Artist Q&A - Earl Gateshead
Published on Jan. 4, 2017, 5:34 p.m.
Artist Q&A - Earl Gateshead - Goa Sunsplash 2019 | India's Biggest Reggae Festival

Earl Gateshead is a veteran of reggae music, pioneering sound systems in England since the heyday of the 70s. A number of long-running reggae nights—the Dive Bar in Soho, the Blue Note in Hoxton, Plastic People in Shoreditch, and many others—owe their success to Earl. He has manned the controls of none other than Trojan soundsystem. Goa Sunsplash was honered to host him at our 2017 and 2018 editons.

 

Kavin: Earl, thanks for agreeing to do an interview with the Goa Sunsplash blog. You’re a legend; you’ve been doing it for decades. Where do you see global reggae headed in the next few years?

Earl Gateshead: I think the Sound System movement will continue to grow. It's back to our roots really, Reggae Music is in essence, the music that was evolved to be played on Jamaican Sound Systems. Global Reggae will continue to grow because we offer an philosophy and a lifestyle which is a real alternative to the increasingly unpleasant, pointless and negative, world wide, political and social position.

 

K: The Indian reggae scene is still a smallish, independent scene but we have dozens of extremely dedicated people working to build it stronger. Any words of wisdom for the Indian massive?

EG: If you get involved in Reggae. Do it because you love it. Reggae is a way of looking at the world. It's not for everybody. But if you feel it, it's a fantastic way of life. It's all about the journey.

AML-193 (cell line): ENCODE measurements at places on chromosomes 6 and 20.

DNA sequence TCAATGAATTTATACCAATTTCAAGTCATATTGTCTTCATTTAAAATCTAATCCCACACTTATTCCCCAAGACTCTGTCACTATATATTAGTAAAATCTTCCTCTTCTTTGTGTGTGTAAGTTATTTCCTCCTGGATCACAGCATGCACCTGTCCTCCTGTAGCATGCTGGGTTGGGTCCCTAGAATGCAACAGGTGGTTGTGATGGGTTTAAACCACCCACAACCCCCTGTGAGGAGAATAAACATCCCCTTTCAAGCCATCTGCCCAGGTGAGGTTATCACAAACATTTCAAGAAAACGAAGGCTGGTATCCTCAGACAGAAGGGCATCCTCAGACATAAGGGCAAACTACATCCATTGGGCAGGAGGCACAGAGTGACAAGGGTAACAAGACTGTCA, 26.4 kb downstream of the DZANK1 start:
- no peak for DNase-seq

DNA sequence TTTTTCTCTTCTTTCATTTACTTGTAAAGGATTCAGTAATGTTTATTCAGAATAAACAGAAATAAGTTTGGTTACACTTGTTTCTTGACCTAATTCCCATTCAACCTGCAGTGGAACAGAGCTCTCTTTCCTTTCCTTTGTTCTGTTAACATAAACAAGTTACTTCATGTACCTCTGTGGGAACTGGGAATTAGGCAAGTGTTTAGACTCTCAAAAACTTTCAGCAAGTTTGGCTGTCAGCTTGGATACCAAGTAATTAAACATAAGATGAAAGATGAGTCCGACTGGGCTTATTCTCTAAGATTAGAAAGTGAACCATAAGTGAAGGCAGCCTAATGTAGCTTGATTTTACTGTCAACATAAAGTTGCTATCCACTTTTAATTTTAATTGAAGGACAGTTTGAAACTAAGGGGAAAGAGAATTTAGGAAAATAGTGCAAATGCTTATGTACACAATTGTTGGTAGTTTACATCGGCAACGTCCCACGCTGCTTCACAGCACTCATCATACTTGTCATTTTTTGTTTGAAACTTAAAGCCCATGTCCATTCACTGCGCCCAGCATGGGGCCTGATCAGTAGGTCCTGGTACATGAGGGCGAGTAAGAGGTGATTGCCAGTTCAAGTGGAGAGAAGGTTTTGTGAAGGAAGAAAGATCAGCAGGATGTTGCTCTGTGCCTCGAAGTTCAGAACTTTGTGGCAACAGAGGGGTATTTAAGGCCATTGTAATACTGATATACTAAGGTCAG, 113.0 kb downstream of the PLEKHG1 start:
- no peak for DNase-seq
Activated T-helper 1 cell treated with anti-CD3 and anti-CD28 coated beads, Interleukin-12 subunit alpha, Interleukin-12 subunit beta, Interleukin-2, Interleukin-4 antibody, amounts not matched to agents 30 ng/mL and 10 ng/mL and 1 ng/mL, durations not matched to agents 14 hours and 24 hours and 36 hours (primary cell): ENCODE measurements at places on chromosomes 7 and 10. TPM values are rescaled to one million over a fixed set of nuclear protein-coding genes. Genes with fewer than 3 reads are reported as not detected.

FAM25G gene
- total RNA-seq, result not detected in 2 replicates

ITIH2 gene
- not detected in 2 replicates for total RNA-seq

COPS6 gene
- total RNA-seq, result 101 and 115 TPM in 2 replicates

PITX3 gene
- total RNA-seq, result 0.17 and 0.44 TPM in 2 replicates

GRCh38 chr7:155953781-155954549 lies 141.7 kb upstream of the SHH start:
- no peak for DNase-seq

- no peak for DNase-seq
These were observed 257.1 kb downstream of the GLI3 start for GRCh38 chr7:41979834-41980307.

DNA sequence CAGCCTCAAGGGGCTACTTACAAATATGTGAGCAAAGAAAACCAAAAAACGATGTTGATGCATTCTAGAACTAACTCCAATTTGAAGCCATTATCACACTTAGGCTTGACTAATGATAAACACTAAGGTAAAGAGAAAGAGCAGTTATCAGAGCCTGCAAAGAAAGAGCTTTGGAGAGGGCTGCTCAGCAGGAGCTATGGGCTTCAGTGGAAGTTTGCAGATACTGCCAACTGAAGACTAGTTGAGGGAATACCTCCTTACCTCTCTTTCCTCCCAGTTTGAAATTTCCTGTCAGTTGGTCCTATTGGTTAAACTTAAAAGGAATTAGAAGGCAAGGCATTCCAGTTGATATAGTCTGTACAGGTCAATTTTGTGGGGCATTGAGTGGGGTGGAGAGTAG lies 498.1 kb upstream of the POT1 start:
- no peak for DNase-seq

K: Any cool tour stories from your time on the road with Big Youth?

EG: As part of his rider Big Youth asks for a Primus stove and fuel. He would take these to his Hotel rooms. I would go out and buy rice and prawns. In the (often very swanky) room he would light up the Primus and cook for us both. He would add spices he'd brought from Jamaica. He's a wonderful cook and I loved his cooking.

 

K: Finally, welcome to India. Have you been here before, and what are you looking forward to most (other than the festival)?

EG: No, I've never been from India and i know virtually nothing about the country. I'm looking forward to finding out about the place. I've heard Kerala is a successful Socialist state. I'm very interested to see if that's true and if I can learn something there.